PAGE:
And mine came back as positive, so I had to get in touch with work and tell them that I’d got Covid, so I wasn’t able to go in. What I actually found out from that was the lady that I did personal care with each morning, she had caught Covid, and we think at the time is that there was a lot of different staff coming in because we had a staff shortage at the time and so other people were coming in. So, we think that the resident had caught Covid from another member of staff outside of our building where I worked. And I unfortunately caught it from the resident. Thankfully she turned out to be okay.

I on the other hand wasn’t so lucky. When I was diagnosed with Covid obviously I had to phone in sick, and it was a few days later that I started to feel unwell. When my breathing started to become a bit difficult, I remember phoning the doctor and saying I’m struggling to breathe and started to get the symptoms like bad headache… And the breathing was the worst part, which worried me more. And she said that she felt I might have the symptoms of Covid started. So, she advised me to ring 111, which I did, told them how I was feeling; they suggested that an ambulance would come out, which it did. I could say they were probably here within ten minutes; they were very quick.

In every sector, businesses had to make decisions about how to best protect their employees. Many of the people we interviewed continued to go to work despite worrying about their health, as they could not simply stop working. Although they did not stop worrying about the possibility that they may get infected or bring the infection home to members of their household, especially if they were deemed vulnerable.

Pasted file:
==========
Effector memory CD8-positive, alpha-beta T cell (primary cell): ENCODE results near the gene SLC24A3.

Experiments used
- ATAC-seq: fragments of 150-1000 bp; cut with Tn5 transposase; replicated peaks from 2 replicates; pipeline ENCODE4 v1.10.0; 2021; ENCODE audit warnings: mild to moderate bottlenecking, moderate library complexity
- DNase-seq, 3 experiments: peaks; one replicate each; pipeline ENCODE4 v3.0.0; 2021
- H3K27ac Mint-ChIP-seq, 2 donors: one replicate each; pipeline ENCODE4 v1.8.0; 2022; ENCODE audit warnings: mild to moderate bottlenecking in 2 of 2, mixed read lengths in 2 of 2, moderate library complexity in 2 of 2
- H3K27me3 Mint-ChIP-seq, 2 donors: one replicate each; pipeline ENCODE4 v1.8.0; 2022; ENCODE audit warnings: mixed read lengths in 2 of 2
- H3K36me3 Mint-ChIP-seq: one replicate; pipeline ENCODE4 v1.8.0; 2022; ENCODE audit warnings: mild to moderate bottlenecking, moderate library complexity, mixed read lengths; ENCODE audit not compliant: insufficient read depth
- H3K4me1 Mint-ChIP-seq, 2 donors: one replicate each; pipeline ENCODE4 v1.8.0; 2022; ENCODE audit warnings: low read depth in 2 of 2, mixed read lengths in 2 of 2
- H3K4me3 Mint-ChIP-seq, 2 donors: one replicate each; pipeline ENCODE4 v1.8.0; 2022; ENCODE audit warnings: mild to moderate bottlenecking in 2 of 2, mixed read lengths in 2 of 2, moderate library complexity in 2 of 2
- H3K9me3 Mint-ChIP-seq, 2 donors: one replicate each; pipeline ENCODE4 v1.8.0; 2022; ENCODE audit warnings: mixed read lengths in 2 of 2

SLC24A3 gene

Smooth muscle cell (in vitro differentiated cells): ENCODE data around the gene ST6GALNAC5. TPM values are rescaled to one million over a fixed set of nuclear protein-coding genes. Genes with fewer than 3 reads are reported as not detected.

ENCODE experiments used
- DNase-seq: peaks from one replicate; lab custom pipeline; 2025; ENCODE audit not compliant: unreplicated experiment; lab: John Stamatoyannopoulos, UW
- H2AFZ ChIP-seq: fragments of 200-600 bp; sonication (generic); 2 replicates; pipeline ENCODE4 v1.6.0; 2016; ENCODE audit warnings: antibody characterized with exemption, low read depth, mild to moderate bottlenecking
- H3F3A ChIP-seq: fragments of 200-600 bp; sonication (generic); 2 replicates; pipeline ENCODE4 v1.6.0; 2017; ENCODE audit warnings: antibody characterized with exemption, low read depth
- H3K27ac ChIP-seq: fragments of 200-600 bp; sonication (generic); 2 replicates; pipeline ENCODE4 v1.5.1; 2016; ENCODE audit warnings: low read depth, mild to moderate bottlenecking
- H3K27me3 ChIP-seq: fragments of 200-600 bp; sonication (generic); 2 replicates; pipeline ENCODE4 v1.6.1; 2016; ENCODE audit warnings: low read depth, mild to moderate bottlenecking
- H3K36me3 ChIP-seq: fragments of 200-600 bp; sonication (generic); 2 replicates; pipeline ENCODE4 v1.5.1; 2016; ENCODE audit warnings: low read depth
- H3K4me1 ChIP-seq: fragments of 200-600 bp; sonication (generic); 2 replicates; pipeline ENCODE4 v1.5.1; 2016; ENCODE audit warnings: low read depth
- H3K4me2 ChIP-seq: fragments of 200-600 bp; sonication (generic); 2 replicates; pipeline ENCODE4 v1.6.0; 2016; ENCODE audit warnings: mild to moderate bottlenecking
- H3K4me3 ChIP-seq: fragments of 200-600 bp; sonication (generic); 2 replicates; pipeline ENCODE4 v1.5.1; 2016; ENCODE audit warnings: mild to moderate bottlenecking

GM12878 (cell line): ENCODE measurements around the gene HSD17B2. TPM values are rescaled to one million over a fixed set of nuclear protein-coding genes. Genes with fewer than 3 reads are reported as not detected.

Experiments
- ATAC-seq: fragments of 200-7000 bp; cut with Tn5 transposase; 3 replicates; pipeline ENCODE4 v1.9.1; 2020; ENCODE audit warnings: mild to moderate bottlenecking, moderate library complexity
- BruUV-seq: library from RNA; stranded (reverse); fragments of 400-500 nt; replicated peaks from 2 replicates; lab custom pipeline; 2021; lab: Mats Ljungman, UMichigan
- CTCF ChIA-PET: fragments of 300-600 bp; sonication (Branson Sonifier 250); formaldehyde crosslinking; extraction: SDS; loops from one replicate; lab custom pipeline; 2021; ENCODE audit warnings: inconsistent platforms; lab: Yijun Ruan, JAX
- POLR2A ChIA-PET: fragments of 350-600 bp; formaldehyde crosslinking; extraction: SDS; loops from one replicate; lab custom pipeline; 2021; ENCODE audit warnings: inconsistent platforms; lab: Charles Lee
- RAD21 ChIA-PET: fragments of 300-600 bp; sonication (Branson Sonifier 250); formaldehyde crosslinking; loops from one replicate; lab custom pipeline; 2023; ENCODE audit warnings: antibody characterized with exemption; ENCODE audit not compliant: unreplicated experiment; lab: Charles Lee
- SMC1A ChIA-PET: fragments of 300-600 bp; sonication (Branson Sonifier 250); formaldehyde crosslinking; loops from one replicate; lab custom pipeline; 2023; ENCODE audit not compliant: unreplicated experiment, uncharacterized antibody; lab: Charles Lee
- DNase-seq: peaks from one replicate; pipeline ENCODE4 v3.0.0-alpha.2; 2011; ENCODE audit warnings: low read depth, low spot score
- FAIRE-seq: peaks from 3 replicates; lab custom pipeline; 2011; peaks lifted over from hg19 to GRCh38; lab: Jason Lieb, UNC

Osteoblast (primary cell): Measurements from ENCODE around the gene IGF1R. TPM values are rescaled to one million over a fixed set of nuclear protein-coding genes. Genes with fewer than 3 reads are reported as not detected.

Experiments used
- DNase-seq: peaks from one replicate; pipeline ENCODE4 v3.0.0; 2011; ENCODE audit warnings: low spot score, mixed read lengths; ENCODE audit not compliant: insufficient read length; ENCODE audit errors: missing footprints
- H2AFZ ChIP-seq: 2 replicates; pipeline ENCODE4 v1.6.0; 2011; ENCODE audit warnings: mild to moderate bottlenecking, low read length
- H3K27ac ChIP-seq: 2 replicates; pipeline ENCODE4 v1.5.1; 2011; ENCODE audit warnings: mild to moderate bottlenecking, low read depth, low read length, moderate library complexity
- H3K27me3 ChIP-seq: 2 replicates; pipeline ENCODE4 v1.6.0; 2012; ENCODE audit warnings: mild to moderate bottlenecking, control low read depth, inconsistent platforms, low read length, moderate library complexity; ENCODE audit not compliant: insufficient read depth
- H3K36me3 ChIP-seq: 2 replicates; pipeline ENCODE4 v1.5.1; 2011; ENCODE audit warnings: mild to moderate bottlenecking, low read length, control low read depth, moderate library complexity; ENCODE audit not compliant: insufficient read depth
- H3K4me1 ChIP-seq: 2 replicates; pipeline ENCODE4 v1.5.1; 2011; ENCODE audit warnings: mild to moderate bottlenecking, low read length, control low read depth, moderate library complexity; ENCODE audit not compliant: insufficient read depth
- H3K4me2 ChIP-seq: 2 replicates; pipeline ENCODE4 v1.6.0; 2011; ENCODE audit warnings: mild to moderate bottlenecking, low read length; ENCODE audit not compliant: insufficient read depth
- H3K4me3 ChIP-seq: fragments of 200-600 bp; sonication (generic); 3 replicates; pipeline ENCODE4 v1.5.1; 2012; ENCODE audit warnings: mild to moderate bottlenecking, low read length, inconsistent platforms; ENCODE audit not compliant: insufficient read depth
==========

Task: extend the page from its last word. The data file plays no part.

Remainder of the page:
Victor’s black cab was fitted with a Perspex guard. Although Victor was worried about contracting Covid, he continued to go to work: “The benefit of being a black cab driver, regarding Covid, is we have a partition, so like a Perspex guard. So, although you’re in the same vehicle, you’re not in the same space. But there’s just, like, a little opening and I always felt I’d have to be very, very unlucky if I contracted it. But we have a procedure where someone gets in, the passenger compartment is disinfected and so there’s only so much you can do. But I couldn’t not work through the fear of potentially getting Covid. I was aware but it didn’t...I wasn’t worried enough to stop me going to work.”

Many we spoke to who lived with others and considered themselves to be at risk of contracting and passing on Covid tried to socially distance within their house as best as they could. Donna, who works as a senior community healthcare assistant, and her husband slept in separate rooms because of the infection risk. She said: “I was scared that I was dealing with lots of clients, and I would bring home Covid, even with the PPE, so we had separate bedrooms.”

Of course, keeping a distance from one another indoors was harder for those whose homes were less spacious, or for those who had caring responsibilities that required them to be physically close to those needing care and support.

Living with the risk of contracting Covid

People varied in how worried they were about the risk Covid posed to their health and the health of those around them. While some people we spoke to grew increasingly anxious about their health, and the health of their loved ones, others were not particularly worried about falling ill. Some who went on to become critically ill initially did not believe that they could catch Covid or that it could be harmful to them.